My wife and I went on a double-date with her sister and said sister’s boyfriend on Monday night. Of all the movies that were playing, this is the only one that all of us had any interest in seeing. Jim and I just wanted to see an action film and the girls wanted to see it because . . . well, Channing Tatum is, apparently, easy on the eyes for them.
Really, I wanted to see the movie because I am a huge fan of James Woods. The man is a genius (literally . . . he’s in Mensa). But he plays such a deliciously wide variety of characters. And his villain here is one that you really feel sorry for. Aside from that, the movie also had the chemistry between the two leads, John Cale (Tatum) and President Sawyer (Foxx), going for it. Their dialogue almost made the movie feel rather “Lethal Weapon-esque”. And I could truly grasp Tatum’s relationship with his daughter. It was played very believably. If watched for what it SHOULD have been, it would be a good action film.
But I can’t watch something on face value, can I?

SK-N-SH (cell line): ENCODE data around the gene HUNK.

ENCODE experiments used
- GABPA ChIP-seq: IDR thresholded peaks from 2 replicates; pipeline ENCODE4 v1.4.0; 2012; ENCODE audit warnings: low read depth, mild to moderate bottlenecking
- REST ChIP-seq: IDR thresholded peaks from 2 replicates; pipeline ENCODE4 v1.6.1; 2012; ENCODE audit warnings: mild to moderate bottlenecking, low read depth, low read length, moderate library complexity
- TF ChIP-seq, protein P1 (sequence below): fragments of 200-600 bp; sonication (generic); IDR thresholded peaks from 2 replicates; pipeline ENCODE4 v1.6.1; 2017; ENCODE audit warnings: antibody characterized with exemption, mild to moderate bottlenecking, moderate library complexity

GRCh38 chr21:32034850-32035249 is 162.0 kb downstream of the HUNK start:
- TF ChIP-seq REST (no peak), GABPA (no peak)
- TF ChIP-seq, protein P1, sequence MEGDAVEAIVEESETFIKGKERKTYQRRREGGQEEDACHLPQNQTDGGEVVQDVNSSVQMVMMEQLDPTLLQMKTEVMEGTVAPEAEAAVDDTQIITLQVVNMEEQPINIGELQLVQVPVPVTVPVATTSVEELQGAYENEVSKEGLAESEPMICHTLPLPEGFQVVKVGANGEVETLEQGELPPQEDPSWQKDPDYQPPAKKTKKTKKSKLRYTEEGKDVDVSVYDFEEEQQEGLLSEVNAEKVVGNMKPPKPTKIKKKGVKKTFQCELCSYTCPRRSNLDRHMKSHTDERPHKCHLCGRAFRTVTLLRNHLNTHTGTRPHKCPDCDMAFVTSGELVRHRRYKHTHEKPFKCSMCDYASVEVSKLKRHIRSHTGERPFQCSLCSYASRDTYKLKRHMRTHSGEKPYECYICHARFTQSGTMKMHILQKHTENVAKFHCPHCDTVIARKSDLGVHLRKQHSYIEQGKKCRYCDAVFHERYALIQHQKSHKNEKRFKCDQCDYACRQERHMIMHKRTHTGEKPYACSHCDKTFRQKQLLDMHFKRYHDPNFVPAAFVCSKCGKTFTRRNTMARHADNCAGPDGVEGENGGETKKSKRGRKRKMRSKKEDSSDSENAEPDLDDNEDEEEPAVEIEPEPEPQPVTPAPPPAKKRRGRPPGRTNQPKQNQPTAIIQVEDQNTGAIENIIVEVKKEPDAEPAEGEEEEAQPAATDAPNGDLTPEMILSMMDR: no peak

Why can’t Hollywood make a movie without taking jabs at conservatives? The movie is quick to point out that the villains are right-wing extremists who are angry because the president’s proposed Middle East peace treaty will take money out of the pockets of the people who make the weapons. The exception is Walker (James Woods), who is disenchanted by the death of his son in the military and the fact that the president won’t stand up to the terrorists in the Middle East. Ironically, Woods has always given the impression that he feels this way in real life. So why would he agree to this role that would make this point of view out to be villainous?
Furthermore, there won’t be peace in the Middle East until the Seven Year Treaty is signed (Daniel 9:27). As the movie ends with the countries in the Middle East agreeing to the president’s peace plan, does that make President Sawyer the Antichrist?